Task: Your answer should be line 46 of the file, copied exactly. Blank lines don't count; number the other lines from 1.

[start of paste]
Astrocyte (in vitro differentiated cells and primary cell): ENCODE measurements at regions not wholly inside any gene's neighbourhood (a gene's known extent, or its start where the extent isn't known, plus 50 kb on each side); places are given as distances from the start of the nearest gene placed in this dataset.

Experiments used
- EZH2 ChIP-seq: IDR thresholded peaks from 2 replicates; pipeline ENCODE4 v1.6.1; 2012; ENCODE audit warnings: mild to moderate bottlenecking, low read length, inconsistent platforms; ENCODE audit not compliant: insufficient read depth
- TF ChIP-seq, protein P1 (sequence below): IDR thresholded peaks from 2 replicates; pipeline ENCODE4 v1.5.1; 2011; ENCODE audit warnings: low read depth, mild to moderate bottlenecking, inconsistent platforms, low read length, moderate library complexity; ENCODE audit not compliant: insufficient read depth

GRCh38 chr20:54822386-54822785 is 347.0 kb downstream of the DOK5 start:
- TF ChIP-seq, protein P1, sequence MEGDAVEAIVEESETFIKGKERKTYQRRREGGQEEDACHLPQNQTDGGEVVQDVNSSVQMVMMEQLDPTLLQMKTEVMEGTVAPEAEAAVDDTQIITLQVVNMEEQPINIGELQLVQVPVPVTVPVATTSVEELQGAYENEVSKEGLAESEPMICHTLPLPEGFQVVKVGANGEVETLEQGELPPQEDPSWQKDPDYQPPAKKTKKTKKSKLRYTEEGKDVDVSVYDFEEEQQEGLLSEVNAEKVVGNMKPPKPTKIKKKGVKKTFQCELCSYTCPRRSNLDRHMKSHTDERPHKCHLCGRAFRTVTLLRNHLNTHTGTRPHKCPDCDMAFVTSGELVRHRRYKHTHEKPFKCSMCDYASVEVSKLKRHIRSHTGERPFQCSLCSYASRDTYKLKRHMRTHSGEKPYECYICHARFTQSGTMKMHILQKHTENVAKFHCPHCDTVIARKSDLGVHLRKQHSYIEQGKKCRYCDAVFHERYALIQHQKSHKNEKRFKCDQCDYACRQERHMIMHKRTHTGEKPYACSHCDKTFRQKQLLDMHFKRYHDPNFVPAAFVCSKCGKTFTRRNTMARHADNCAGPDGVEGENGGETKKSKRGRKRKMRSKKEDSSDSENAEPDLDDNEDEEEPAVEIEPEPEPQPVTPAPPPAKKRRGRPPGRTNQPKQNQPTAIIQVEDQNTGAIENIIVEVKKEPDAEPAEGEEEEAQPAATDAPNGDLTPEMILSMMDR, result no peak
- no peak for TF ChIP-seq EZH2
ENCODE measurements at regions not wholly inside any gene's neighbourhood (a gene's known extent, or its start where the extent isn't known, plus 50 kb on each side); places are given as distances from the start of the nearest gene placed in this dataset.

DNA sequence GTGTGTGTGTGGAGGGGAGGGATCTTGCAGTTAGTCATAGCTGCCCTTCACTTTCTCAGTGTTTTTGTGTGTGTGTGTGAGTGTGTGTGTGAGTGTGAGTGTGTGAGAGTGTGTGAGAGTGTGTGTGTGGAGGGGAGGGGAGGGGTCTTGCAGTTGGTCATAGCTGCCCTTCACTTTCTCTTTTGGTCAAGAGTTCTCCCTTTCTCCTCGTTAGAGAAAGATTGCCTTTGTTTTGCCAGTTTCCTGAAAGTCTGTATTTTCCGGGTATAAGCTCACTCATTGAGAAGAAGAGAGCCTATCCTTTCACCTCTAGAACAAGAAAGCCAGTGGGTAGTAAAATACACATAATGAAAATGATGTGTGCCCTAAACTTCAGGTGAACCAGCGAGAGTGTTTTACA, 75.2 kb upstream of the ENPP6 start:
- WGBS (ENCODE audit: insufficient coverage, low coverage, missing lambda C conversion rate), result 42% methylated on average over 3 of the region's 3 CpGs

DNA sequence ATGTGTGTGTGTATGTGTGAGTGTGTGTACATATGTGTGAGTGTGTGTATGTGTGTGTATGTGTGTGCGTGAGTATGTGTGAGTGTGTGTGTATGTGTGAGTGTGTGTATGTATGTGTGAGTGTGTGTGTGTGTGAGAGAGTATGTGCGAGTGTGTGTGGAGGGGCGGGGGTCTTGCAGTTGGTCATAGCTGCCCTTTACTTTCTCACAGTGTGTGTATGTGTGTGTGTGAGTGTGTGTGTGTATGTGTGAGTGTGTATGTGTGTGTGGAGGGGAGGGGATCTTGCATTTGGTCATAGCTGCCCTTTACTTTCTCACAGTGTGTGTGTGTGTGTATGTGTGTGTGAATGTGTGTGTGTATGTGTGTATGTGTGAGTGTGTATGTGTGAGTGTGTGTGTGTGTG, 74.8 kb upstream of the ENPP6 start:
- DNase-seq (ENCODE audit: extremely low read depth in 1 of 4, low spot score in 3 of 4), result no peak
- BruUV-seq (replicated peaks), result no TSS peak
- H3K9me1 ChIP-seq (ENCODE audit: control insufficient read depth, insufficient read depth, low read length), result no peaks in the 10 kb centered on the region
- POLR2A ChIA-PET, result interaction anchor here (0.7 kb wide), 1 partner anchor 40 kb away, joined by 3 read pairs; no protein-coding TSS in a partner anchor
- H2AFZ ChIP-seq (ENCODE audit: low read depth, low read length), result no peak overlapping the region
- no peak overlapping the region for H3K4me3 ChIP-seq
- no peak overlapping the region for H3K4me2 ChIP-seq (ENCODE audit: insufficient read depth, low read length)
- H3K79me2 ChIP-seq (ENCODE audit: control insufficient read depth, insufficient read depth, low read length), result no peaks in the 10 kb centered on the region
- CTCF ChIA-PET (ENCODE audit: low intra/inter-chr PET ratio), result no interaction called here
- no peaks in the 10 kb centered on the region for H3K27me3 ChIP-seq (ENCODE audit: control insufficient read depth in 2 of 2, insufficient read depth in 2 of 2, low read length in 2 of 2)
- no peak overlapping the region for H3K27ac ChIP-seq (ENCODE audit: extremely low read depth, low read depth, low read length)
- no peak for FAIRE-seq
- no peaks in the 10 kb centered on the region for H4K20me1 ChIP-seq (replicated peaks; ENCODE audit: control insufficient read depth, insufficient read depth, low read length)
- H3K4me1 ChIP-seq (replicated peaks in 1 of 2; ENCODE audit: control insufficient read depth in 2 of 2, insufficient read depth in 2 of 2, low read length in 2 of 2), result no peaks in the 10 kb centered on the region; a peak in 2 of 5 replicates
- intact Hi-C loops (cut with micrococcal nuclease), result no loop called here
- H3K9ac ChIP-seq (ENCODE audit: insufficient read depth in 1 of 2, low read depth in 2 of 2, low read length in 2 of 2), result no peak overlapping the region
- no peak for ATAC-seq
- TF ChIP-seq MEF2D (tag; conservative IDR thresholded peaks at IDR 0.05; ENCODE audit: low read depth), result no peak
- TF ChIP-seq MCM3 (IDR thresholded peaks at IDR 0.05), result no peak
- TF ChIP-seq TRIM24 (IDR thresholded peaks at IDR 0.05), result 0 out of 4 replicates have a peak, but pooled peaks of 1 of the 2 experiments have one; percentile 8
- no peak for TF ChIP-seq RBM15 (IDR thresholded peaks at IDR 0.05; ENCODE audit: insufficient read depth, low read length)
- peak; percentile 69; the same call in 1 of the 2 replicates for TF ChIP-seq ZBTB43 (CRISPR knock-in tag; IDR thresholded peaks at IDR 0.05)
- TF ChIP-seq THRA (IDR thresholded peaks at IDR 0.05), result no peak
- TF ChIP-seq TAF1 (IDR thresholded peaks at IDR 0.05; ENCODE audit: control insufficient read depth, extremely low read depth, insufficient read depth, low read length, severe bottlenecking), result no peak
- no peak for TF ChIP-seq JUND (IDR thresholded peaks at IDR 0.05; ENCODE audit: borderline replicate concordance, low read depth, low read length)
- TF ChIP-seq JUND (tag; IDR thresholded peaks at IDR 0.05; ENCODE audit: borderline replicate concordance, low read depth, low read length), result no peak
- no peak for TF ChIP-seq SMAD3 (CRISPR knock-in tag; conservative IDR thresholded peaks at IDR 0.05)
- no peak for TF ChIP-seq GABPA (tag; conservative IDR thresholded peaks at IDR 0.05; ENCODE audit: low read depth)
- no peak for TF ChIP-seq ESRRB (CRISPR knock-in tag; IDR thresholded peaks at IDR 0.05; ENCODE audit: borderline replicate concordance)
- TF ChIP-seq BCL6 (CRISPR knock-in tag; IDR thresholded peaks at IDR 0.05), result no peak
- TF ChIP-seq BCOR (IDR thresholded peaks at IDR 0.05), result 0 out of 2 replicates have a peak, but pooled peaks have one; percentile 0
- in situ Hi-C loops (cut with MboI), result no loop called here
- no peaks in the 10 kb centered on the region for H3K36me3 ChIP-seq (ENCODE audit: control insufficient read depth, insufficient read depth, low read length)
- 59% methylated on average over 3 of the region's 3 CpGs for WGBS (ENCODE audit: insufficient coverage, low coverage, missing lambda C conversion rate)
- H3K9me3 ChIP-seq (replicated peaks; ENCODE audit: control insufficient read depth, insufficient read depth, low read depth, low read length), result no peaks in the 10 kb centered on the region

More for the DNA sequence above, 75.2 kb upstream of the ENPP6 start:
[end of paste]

- H3K9me3 ChIP-seq (replicated peaks; ENCODE audit: control insufficient read depth, insufficient read depth, low read depth, low read length), result no peaks in the 10 kb centered on the region